The move has not been made officially yet. Kosier had started 80 straight games in which he was active since joining the Cowboys as a free agent in 2006. He signed a three-year deal last summer after the lockout ended and started every game.
The move would save the Cowboys $1.55 million in salary cap space and continue the overhaul of the offensive line. Right tackle Doug Free is now the longest-tenured offensive linemen having joined the team in 2007. The second-longest tenured is center Phil Costa, who joined the team as an undrafted free agent in 2010.
Kosier earned a $1 million escalator that would have jumped his base salary in 2012 to $2.25 million.
I'm surprised. I know he's 33 years old and had some injury issues in 2011. And I know they drafted two guards last year and signed two guards this week. And yeah, I know the NFL is a tough, cold business. But whenever I was around the Cowboys the last couple of years, I heard someone tell me how important Kosier was as a leader among the offensive linemen. He got a lot of credit for Free's big year at left tackle when he played next to him at left guard in 2010, and he got a lot of credit for Tyron Smith's very quick transition to the pros at right tackle when he played right guard next to him in 2011.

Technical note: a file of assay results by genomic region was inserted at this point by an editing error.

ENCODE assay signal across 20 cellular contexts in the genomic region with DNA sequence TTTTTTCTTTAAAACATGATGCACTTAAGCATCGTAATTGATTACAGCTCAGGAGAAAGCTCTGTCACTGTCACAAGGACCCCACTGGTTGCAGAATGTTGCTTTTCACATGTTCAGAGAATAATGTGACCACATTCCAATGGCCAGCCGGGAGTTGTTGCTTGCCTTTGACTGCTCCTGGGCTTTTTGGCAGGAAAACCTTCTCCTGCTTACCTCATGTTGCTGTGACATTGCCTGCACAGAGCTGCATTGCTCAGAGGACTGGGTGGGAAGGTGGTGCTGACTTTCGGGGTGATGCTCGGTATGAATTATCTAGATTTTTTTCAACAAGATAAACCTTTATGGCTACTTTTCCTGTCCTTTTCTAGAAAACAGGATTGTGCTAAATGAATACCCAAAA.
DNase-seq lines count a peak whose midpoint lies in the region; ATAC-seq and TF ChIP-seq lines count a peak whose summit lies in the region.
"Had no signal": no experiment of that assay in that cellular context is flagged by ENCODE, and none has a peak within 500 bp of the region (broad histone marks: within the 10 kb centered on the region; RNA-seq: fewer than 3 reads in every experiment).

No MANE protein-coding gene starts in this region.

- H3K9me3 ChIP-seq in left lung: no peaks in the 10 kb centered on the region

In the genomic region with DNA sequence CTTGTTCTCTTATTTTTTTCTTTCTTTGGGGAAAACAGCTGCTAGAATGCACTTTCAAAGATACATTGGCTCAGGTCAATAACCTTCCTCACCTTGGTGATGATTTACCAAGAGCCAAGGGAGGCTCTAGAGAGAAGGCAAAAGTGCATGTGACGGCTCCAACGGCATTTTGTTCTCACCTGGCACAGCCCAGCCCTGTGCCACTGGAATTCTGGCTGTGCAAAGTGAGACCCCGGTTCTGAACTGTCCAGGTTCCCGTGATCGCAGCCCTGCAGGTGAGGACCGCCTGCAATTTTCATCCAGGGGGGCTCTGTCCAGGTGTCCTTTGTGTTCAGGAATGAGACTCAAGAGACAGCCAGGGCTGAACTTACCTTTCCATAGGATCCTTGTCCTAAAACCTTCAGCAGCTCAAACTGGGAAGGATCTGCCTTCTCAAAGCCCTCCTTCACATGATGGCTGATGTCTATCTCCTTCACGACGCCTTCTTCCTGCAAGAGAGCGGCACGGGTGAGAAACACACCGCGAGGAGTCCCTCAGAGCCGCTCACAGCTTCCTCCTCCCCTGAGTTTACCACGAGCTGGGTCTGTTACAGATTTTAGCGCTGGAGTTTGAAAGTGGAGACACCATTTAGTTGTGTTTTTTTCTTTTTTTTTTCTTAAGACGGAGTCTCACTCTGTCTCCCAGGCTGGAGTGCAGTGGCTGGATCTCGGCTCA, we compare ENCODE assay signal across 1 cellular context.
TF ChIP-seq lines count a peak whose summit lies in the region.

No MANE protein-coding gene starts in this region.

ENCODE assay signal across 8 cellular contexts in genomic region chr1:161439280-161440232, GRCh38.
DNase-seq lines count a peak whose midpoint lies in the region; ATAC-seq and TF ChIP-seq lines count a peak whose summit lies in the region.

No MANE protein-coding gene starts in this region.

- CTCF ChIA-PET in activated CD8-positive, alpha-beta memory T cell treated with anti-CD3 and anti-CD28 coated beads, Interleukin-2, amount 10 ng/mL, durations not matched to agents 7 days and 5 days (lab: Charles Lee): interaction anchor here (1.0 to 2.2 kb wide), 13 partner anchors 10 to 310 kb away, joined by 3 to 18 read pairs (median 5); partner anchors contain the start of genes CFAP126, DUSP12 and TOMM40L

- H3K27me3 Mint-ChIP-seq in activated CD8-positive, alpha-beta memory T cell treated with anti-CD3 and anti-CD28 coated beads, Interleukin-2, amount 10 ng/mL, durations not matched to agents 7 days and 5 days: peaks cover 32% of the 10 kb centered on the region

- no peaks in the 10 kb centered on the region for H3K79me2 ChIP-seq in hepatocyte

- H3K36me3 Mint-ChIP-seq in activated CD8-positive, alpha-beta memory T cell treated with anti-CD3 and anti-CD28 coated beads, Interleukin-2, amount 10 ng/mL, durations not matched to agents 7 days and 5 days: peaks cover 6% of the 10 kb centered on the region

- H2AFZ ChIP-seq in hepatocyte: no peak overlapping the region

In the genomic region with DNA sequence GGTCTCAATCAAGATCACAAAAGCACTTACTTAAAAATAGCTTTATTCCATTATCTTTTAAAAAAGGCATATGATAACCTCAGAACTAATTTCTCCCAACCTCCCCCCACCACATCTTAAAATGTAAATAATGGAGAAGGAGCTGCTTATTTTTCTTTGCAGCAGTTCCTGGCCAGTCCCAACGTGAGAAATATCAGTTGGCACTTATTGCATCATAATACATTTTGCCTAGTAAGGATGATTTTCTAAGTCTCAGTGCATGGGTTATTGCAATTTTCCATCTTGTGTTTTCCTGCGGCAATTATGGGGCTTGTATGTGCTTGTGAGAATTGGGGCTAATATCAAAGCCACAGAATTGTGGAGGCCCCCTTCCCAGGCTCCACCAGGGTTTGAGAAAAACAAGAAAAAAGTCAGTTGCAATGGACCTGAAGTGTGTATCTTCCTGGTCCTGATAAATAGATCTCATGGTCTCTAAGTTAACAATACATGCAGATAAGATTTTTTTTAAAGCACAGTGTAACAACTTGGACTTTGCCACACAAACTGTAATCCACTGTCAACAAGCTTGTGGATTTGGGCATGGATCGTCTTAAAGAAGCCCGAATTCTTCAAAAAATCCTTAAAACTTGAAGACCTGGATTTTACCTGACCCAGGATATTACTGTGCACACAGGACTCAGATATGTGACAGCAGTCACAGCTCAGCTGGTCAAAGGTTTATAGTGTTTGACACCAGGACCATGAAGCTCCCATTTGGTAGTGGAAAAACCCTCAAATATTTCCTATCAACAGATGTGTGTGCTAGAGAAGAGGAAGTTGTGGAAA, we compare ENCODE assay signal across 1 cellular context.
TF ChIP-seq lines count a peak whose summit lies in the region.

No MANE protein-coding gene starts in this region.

So while they have a new offensive line coach in Dallas, and they have every right to believe they can find two starting interior linemen from the group that now includes Costa, Bill Nagy, David Arkin, Nate Livings, Mackenzy Bernadeau and Kevin Kowalski, this can't have been an easy decision for the Cowboys. Whoever else was on the line as they slid guys in and out over the past two seasons benefited from the fact that Kosier was there. And while the move seems to make sense from a business and numbers standpoint, Kosier brought something to the table that they can't be sure anyone in the remaining group does. It's something they could, theoretically, end up missing at some point this season.